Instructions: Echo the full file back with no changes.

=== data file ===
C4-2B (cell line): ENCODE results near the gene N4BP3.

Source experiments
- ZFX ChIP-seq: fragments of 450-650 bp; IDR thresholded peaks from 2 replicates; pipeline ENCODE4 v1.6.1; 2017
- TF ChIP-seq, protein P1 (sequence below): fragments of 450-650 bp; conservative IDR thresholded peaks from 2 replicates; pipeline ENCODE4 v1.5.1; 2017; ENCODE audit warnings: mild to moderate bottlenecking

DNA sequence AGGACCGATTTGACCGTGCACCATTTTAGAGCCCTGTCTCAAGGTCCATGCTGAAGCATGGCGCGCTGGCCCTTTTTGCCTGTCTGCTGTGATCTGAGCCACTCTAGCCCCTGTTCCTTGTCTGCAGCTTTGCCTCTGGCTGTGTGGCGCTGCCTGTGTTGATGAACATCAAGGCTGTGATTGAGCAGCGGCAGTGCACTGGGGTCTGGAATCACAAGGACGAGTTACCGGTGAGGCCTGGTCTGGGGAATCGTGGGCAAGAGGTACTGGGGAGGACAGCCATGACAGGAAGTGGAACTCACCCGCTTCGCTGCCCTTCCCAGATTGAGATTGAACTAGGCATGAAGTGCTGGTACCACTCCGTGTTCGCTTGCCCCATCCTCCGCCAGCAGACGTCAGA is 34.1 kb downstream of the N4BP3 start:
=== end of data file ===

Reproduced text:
C4-2B (cell line): ENCODE results near the gene N4BP3.

Source experiments
- ZFX ChIP-seq: fragments of 450-650 bp; IDR thresholded peaks from 2 replicates; pipeline ENCODE4 v1.6.1; 2017
- TF ChIP-seq, protein P1 (sequence below): fragments of 450-650 bp; conservative IDR thresholded peaks from 2 replicates; pipeline ENCODE4 v1.5.1; 2017; ENCODE audit warnings: mild to moderate bottlenecking

DNA sequence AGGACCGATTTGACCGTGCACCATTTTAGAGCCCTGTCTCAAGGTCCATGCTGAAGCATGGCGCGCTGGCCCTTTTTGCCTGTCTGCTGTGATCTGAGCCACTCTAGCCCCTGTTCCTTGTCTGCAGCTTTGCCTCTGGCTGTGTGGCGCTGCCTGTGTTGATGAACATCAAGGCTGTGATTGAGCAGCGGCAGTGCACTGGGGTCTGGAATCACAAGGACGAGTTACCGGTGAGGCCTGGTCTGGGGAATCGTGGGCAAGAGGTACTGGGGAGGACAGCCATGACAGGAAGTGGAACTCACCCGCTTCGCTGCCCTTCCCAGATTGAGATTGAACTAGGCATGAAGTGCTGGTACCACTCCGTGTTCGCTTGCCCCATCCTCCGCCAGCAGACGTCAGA is 34.1 kb downstream of the N4BP3 start: